Yo. Mailbag time, ya'll. You guys ask the questions, I answer. I'm short on time this week though, so no lengthy stories or rants or screeds. Unlike every other mailbag, I aim to keep this one tight.
Here we go!
Whu...? Let me see that.
Ah, I see what happened. You want Spielverlagerung, not Statsbomb. They are a few doors back up the S block.
Buncha German and Austrian lookin' dudes, you can't miss 'em.
Nope. There should be, but thus far we have absolutely nothing. Nada. Bupkiss.
It's time for the Premier League, the data companies, and the websites who pay to publish this stuff to sort it out and be more fan friendly, because interest is higher than it's ever been and continues to grow.
Whether that will actually happen any time soon... not my department.
Burke looks like a huge talent. Red Bull as an organization are exceptional at developing talent, and have one of the best youth pipelines in world football. I think it's a great move and look forward to seeing how he does in the future.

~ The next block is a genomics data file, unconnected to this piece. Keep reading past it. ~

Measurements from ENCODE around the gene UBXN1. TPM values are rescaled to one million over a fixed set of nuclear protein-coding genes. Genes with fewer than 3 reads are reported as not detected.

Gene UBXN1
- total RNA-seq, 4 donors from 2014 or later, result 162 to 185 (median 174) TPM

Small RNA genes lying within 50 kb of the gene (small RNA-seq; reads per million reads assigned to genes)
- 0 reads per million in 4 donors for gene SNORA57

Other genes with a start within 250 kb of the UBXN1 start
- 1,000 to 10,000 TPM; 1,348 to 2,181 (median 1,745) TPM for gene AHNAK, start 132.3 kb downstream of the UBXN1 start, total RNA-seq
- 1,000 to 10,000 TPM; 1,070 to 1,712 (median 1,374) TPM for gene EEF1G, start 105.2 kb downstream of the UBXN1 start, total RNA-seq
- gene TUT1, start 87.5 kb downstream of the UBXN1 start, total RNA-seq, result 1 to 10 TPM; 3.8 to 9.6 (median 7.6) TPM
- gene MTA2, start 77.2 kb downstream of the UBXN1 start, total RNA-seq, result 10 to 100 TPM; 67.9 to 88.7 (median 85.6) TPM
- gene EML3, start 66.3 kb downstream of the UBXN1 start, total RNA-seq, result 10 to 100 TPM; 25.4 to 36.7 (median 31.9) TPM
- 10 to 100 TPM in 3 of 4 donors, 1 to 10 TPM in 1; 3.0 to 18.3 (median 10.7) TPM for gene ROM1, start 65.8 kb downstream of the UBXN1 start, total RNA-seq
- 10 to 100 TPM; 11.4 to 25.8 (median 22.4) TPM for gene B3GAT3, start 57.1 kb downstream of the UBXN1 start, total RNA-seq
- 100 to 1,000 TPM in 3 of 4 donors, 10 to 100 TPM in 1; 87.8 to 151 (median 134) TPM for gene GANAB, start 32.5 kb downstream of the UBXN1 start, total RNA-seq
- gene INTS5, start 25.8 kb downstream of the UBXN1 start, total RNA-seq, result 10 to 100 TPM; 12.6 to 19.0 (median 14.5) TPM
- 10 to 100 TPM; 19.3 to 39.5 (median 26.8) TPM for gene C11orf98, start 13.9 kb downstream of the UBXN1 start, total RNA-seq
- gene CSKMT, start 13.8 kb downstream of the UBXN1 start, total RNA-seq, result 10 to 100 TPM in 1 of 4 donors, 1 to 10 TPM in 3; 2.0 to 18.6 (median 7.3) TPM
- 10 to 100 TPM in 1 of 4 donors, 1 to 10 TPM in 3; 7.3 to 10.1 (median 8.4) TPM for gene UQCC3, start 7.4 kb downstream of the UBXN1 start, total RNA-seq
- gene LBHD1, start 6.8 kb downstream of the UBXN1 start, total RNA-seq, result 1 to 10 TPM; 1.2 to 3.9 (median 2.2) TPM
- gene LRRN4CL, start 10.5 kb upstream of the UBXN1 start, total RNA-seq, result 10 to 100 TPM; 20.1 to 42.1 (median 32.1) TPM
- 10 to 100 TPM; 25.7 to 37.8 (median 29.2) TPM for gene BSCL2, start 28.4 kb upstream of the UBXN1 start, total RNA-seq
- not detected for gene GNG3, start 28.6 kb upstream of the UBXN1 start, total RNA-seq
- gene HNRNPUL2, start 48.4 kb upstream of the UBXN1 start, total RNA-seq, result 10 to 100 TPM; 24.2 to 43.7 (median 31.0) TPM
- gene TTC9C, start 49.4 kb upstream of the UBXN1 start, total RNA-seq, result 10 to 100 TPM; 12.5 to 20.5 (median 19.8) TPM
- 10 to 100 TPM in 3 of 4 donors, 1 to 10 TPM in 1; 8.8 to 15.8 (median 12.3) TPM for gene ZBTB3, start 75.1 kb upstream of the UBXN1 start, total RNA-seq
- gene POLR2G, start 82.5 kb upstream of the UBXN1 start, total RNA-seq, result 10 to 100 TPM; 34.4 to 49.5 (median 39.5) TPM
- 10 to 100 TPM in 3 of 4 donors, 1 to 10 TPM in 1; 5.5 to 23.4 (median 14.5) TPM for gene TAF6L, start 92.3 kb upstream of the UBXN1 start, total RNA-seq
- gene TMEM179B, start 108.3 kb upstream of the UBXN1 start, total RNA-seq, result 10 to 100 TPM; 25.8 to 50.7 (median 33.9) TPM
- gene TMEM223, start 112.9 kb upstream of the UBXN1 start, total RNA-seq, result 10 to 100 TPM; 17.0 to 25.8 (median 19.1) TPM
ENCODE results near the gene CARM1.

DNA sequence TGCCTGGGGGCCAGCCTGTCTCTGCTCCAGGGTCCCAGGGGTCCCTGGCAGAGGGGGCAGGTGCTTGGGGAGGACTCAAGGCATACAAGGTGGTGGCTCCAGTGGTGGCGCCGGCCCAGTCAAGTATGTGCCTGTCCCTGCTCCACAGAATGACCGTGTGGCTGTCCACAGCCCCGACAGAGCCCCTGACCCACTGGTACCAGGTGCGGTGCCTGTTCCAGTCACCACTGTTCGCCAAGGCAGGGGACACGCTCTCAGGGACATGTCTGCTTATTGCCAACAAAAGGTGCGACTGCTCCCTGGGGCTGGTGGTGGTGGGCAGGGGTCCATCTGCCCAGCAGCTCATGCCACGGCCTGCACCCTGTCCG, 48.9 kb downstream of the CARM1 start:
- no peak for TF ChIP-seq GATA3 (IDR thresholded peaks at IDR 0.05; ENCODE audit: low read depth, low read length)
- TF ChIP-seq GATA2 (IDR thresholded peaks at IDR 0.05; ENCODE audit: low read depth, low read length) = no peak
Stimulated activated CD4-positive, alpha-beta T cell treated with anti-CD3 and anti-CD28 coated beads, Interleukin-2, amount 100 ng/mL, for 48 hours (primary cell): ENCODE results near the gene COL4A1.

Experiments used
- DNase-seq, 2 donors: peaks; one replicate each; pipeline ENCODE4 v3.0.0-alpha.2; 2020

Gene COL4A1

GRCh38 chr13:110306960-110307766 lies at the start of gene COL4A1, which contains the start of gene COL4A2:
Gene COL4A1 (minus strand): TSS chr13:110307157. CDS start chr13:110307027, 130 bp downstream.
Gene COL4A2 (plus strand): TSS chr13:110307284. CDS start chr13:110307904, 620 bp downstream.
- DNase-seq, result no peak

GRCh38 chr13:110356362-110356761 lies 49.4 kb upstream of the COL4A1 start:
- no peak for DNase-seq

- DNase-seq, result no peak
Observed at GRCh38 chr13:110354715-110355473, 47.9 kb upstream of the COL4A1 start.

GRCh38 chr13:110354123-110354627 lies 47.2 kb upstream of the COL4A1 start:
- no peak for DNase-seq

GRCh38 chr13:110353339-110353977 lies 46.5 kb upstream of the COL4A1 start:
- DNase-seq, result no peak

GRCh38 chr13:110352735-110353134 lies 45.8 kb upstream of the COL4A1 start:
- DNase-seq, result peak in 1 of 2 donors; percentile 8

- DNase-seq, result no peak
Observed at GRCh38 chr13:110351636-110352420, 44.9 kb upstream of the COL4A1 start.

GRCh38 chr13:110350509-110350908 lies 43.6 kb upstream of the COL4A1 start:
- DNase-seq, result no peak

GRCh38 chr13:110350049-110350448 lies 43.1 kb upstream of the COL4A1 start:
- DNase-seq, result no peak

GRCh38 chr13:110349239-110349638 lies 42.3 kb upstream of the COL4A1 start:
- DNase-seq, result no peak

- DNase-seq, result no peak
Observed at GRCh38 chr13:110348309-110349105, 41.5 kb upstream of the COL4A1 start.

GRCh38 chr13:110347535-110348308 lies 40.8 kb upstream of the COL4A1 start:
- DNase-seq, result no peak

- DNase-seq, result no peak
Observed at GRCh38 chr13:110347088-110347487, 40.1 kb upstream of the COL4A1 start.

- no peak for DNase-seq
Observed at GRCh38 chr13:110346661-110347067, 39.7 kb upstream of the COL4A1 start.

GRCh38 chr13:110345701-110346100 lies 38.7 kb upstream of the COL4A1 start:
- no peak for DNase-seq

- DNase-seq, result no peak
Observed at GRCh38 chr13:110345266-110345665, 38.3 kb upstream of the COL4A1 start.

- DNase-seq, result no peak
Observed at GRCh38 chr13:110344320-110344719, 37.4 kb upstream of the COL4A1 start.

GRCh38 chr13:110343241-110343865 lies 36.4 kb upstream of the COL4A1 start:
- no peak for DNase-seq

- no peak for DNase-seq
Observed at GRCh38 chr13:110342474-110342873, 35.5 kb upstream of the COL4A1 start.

Menace at the moment. I know people are trying to increase their follower count and graphical work is one of the best ways to do this, but we've crossed a bombardment threshold this season. It would be better if specific Twitter accounts were setup to host the bulk of the graphics and people just highlight the really interesting stuff on their own accounts, where they add the insight I started following them for in the first place.
And yes, I say this as someone with a noisy Twitter account already who is fully aware that I probably drive some people away when I tweet too much. In a related note, you'll see a new StatsBomb account in the coming months strictly to host radar images.
Pot, kettle, STFU.
Anyway, that's just my opinion. YMMV.
Reading between the lines, someone has been less than impressed with Vincent Janssen's Premier League start. Give him a season and see how he does. Since it was Daniel Levy doing the negotiating, Janssen should actually be easy to shift somewhere else at the end of the season if he doesn't work out.